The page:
Di­rec­tor gen­eral fought off the threat of com­mer­cial TV

His­to­rian DON­ALD STAN­LEY looks at how a man from Buck­ing­hamshire helped shape Bri­tish broad­cast­ing

Buckinghamshire Advertiser - - NOSTALGIA -

LARGELY for­got­ten, Sir Ian Trethowan was one of three men all with Buck­ing­hamshire con­nec­tions who shaped broad­cast­ing in Bri­tain.

Lord Reith of Har­rias House, Bea­cons­field, ef­fec­tively founded the BBC and was its first di­rec­tor gen­eral.

Nor­man Collins, whose child­hood home in Penn Road is now the branch of a build­ing so­ci­ety, played a ma­jor role in end­ing the BBC’s broad­cast­ing mo­nop­oly.

Collins had re­signed as head of BBC Tele­vi­sion to cam­paign for the in­tro­duc­tion of com­mer­cial tele­vi­sion, for which he in­vented the gen­tler term ‘in­de­pen­dent tele­vi­sion’.

He be­came a di­rec­tor of the newly-cre­ated ITN (In­de­pen­dent Tele­vi­sion News) at a time when Trethowan was an as­sis­tant edi­tor.

Both men had a back­ground in news­pa­pers – Collins on the News Chron­i­cle, Trethowan with the Daily Sketch.

Sir Ian, who was born in High Wy­combe, be­came man­ag­ing di­rec­tor of BBC Ra­dio and in 1977 di­rec­tor gen­eral.

De­spite be­ing a pe­riod marked by in­dus­trial dis­putes and fi­nan­cial trou­bles, the BBC was in good shape and in the process of throw­ing off of its stuffy ‘Aun­tie’ im­age.

It met com­pe­ti­tion from the in­de­pen­dent chan­nels, not­with­stand­ing them be­ing able to of­fer more money to top en­ter­tain­ers de­rived from ad­ver­tis­ing rev­enue, whereas, de­spite in­fla­tion, the cor­po­ra­tion was de­pen­dent upon the fixed in­come from the li­cence fee.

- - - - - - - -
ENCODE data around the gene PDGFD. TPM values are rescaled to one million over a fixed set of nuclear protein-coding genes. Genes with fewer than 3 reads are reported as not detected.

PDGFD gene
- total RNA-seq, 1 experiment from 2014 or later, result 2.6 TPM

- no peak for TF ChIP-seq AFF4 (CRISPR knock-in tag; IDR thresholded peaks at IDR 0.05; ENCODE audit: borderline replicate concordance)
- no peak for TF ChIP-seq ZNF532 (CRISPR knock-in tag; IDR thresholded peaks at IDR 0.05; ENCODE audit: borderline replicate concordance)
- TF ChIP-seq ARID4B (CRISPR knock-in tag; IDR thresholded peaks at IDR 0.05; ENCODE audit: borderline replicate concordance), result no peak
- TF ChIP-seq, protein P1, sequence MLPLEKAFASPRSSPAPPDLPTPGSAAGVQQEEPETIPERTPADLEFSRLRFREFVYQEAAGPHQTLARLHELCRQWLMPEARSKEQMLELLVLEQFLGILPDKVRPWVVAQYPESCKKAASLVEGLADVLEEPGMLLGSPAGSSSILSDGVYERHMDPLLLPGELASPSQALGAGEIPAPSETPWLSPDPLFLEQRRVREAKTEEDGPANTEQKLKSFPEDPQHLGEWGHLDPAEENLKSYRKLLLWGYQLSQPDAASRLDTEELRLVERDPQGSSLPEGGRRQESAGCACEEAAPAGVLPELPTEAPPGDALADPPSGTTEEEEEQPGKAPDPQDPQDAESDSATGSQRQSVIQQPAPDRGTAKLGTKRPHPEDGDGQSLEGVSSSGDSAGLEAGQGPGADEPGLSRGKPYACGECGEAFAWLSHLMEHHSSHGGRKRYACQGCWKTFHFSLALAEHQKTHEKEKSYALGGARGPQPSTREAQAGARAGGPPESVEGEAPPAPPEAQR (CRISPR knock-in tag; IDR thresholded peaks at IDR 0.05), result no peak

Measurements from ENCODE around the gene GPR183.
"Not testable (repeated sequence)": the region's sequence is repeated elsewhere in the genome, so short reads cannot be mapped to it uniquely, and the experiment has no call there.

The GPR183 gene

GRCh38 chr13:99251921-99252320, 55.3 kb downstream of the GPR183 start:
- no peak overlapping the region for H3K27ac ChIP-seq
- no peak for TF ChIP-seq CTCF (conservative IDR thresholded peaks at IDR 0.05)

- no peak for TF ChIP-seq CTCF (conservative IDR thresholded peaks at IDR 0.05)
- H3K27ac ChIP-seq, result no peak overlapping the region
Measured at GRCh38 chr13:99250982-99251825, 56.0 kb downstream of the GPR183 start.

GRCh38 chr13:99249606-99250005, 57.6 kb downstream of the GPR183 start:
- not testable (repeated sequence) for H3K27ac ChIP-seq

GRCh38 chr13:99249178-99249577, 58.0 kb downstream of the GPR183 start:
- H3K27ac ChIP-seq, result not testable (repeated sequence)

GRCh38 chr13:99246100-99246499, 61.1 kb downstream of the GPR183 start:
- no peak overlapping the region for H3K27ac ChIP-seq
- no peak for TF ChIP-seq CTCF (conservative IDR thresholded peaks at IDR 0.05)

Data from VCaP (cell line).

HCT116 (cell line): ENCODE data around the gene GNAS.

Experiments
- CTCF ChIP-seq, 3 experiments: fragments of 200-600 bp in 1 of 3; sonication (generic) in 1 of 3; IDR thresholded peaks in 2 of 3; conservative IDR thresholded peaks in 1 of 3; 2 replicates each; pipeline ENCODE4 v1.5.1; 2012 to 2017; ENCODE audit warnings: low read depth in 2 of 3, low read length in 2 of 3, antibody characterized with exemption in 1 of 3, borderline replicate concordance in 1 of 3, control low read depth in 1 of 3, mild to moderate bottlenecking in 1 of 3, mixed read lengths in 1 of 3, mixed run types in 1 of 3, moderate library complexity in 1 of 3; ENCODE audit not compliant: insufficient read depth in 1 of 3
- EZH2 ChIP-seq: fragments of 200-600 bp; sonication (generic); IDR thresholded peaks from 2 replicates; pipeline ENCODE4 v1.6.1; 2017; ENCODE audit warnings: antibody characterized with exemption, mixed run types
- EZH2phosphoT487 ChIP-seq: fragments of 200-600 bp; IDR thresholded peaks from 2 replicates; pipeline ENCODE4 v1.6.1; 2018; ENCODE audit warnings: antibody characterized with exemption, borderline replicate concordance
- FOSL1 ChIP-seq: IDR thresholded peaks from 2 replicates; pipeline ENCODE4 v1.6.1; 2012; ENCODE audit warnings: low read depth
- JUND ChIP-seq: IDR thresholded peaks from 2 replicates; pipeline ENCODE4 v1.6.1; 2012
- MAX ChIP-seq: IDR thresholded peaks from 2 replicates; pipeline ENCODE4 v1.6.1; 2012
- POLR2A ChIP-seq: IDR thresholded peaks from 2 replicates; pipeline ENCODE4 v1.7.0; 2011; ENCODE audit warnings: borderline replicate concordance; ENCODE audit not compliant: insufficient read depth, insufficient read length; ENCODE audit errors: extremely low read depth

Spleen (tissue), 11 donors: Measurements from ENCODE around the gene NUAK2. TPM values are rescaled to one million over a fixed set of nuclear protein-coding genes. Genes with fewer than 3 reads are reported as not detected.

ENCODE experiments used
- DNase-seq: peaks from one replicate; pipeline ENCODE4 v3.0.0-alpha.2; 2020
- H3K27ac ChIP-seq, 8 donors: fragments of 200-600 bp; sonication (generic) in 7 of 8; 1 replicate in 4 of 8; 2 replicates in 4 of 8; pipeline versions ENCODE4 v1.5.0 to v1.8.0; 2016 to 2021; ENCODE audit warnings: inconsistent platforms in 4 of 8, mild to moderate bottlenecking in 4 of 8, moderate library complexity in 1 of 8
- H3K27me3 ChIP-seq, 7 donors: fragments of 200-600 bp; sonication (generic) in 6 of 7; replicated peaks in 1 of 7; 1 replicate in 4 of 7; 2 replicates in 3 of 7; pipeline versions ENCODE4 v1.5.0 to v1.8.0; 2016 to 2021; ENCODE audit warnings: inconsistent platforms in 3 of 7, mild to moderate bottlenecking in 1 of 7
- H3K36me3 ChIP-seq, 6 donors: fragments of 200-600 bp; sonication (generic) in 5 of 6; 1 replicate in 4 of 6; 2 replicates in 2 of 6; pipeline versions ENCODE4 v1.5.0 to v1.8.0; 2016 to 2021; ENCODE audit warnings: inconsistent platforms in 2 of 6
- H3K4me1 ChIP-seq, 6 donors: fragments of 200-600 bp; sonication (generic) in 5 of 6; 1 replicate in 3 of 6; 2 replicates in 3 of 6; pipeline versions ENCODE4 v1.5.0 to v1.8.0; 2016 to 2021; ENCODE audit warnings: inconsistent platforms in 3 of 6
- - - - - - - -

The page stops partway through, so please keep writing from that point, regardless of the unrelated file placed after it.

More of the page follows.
It suc­ceeded in at­tract­ing large fol­low­ings with such come­dies as Por­ridge and The Good Life and the More­cambe and Wise Christ­mas spe­cials.

Ra­dio lis­tener num­bers were in­creased by ex­pand­ing stereo FM broad­cast­ing and im­prov­ing re­cep­tion by adding medium wave to lo­cal ra­dio.

Trethowan re­versed the ear­lier trim­ming in a time of fi­nan­cial dif­fi­cul­ties suf­fered by Ra­dios 1 and 2.

The lo­cal ra­dio sta­tion net­work was ex­panded and au­ton­o­mous na­tional ones in­tro­duced into Wales and Scot­land.

Nonethe­less, he was not averse to mak­ing un­pop­u­lar de­ci­sions such as sack­ing Kenny Everett for be­com­ing in­volved in con­tro­ver­sies out­side his re­mit as a well­known DJ on Ra­dio 1.

On the other hand, he moved among, and was liked by, his staff and en­joyed a rep­u­ta­tion for be­ing ap­proach­able.

It was an at­ti­tude that helped the BBC to deal bet­ter than the in­de­pen­dent com­pa­nies with the labour trou­bles faced by the in­dus­try at the end of the 1970s.

Trethowan’s de­fence of the cor­po­ra­tion’s im­par­tial­ity and bal­anced cov­er­age brought him into con­flict with the na­tion’s po­lit­i­cal lead­ers and, af­ter five years in of­fice, he re­signed as di­rec­tor gen­eral.

BBC boss: (Clock­wise from above) Sir Ian Trethowan; DJ Kenny Everett, who Sir Ian sacked; pop­u­lar sit­coms The Good Life and Por­ridge

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